I’ve been following the Stanford CS 520 seminar on knowledge graphs for the last few months. There have been some great talks about cutting-edge work, but the one that impressed me the most was Robert Hoffman discussing explainable artificial intelligence. It’s an area I’ve been working in recently. Hoffman makes a lot of sensible points about the need for user-centered design in AI-driven systems. Too often the user’s point of view is considered an afterthought compared to what’s interesting to engineers and researchers (“designer-centered design”).
However, what I most appreciated about Hoffman’s talk was an unrelated statement he made in an introductory slide:
“I advocate for more training in the history of the disciplines and in the philosophy of science.”
I also feel strongly about this. One of my long-term career goals is to integrate more historical awareness into computer science, especially software engineering. I tell anyone who will listen that we need to learn more from the past and spend less time reinventing. Software engineering is one of the few engineering disciplines that gets away with not having a canon of established principles and practices. Imagine if architecture or chemical engineering reinvented a significant fraction of itself every 5-10 years.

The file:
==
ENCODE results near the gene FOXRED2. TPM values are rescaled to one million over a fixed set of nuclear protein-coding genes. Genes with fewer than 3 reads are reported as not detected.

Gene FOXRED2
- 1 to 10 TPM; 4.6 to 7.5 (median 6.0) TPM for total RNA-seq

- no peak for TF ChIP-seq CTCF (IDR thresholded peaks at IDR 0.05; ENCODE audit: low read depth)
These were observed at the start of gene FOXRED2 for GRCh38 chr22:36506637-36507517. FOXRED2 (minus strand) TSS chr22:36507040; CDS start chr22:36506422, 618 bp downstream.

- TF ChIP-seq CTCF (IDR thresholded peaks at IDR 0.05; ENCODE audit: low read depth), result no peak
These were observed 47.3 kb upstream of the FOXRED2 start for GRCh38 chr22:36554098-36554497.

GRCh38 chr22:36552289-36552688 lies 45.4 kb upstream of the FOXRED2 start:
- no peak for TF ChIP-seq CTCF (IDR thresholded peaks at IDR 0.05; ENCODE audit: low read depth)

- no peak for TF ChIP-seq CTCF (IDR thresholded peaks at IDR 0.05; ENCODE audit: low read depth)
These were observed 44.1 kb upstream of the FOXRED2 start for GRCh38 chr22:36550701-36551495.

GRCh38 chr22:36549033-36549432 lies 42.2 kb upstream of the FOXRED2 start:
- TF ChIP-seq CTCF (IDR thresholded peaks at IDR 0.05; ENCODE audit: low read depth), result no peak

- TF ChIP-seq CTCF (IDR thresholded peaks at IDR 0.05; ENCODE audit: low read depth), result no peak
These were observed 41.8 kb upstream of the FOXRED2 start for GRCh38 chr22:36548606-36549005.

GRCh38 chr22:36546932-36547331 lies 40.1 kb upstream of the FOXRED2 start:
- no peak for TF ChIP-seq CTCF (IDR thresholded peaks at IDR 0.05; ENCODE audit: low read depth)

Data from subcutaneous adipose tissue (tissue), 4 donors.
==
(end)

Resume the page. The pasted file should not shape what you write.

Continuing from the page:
Students of computer science should be educated in its history, and that education should be more than a sidebar in textbooks. There is already a large body of literature about the history of the field, but it is almost exclusively written by historians of science and technology, for consumption by other historians. That work has minimal impact on computer science or the IT industry. I believe it’s going to take insiders of the CS/IT system to change the status quo.